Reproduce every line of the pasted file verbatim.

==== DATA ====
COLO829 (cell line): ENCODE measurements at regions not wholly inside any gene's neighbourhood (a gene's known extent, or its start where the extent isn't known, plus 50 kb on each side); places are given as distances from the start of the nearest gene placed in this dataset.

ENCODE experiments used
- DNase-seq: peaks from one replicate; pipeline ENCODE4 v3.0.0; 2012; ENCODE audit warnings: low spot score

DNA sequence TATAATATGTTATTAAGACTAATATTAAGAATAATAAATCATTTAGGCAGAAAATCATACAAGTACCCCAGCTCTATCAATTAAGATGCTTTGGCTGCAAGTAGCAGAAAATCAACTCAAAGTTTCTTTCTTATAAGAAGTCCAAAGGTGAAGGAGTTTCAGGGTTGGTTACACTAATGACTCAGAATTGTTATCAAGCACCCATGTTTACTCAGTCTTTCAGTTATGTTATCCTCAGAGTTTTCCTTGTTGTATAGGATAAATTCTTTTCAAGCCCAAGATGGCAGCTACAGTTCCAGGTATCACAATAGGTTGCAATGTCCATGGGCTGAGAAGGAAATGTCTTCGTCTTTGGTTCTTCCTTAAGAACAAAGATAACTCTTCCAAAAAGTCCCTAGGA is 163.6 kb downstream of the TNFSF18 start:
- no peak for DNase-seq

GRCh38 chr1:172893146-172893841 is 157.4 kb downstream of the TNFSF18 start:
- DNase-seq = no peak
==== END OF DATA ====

COLO829 (cell line): ENCODE measurements at regions not wholly inside any gene's neighbourhood (a gene's known extent, or its start where the extent isn't known, plus 50 kb on each side); places are given as distances from the start of the nearest gene placed in this dataset.

ENCODE experiments used
- DNase-seq: peaks from one replicate; pipeline ENCODE4 v3.0.0; 2012; ENCODE audit warnings: low spot score

DNA sequence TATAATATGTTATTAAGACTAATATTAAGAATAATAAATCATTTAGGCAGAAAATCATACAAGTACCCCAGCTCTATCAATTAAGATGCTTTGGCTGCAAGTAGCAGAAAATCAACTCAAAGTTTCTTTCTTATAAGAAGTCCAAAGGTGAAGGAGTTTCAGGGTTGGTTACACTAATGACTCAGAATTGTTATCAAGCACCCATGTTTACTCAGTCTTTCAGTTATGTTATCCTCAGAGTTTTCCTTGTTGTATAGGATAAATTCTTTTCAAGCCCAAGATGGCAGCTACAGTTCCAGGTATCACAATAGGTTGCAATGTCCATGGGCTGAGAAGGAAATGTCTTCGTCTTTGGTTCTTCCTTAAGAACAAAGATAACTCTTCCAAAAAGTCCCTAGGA is 163.6 kb downstream of the TNFSF18 start:
- no peak for DNase-seq

GRCh38 chr1:172893146-172893841 is 157.4 kb downstream of the TNFSF18 start:
- DNase-seq = no peak